Denmark-based Vestas Wind Systems A/S once again topped the list of wind turbine original equipment manufacturers, according to Dan Shreve, director with MAKE Consulting. The strategic advisory firm, which focuses on the global wind industry, recently released its annual report that tracks global wind turbine manufacturing trends, “Wind Turbine OEMS Global Market Share Report for 2009.”
Vestas maintained its strength in its core markets, such as Spain and Portugal as well as other European countries. In addition, Vestas saw a significant gain in market share in Canada. “Vestas did have some issues in China, but then again so did all of the Western OEMs,” Shreve said.
Vestas built the world’s biggest wind turbine manufacturing complex in northeastern China.
“With respect to the Chinese marketplace, Vestas actually held its own fairly well and did about 2x of what most of the other Western manufacturers did. [Its] total market share was on the order of 4.0% to 4.5% and that’s characterized on the basis of over 13.7 GW of installed capacity. So despite the small percentage points, it’s still a substantial amount of installations that are going into the Chinese wind space.”
The Chinese wind market does not appear to be slowing down, given the government’s aggressive installation targets for that sector, according to Shreve.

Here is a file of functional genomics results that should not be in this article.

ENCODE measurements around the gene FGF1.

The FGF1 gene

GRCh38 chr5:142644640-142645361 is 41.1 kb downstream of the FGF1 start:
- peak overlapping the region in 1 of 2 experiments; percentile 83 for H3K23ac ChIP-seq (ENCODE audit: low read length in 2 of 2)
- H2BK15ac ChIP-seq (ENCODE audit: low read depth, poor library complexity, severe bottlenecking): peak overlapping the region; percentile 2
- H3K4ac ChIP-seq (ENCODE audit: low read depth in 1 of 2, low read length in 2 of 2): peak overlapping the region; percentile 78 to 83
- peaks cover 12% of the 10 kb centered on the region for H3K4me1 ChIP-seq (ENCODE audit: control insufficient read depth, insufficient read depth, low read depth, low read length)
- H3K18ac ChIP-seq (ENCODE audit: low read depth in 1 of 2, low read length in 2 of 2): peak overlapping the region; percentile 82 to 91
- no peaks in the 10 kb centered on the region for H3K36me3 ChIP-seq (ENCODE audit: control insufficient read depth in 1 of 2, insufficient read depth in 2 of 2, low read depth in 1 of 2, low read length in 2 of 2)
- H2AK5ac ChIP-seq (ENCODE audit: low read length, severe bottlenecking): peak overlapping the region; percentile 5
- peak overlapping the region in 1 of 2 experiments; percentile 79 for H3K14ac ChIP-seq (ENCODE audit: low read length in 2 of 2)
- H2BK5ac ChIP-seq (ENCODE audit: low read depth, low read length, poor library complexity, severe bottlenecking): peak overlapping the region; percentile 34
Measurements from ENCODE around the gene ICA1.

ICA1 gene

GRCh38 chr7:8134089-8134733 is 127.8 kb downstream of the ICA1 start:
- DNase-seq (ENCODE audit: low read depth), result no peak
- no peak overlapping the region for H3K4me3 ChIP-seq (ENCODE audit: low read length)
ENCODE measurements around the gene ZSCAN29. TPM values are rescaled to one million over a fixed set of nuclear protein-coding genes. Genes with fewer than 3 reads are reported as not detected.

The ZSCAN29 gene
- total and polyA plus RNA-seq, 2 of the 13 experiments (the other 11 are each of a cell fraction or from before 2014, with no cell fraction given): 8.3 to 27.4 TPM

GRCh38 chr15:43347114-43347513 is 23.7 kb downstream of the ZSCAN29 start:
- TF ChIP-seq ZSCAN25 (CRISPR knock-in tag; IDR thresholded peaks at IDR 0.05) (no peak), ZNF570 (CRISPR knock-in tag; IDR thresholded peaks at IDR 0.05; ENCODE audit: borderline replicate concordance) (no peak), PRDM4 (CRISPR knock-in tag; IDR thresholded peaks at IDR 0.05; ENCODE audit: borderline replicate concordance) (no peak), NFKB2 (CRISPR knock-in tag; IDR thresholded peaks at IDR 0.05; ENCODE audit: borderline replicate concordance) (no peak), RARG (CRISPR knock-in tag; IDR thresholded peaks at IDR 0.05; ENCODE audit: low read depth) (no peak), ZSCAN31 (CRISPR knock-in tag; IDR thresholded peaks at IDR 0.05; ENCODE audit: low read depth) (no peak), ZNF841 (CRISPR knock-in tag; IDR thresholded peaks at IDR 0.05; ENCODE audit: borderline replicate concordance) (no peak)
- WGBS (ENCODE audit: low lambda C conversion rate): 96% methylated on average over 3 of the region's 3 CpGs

In North America, Canada saw significant growth and the United States posted another record year. According to the American Wind Energy Association’s “Year End 2009 Market Report,” released in January, 9,922 MW of new capacity was installed, breaking all previous industry records. The additional capacity increased the U.S. wind plant fleet by 39%, bringing the country’s total wind power generating capacity to more than 35,000 MW from 25,237 MW at the end of 2008.
The record year was largely fueled by the favorable stimulus packages offered under the American Recovery and Reinvestment Act of 2009 that helped wind project developers, which helped boost installations in the second half of the year. In addition, the first quarter of 2009 saw substantial installations due to the momentum carryover from 2008.
MAKE Consulting is anticipating a drop off in U.S. installations in 2010 compared to last year, with an estimated installation capacity of 7.8 GW. General Electric remains well positioned to dominate the U.S. wind manufacturing market, despite losing market share in 2009, according to Shreve. The introduction of its 2.5-MW system in the United States should help GE maintain its strong position in the country.
Larger machines, particularly larger rotors, continue to be the trend in the wind turbine manufacturing sector, particularly in North America. “Wind turbine manufacturers are seeking to extract the most out of the wind resources that are available in the U.S.” Shreve said.
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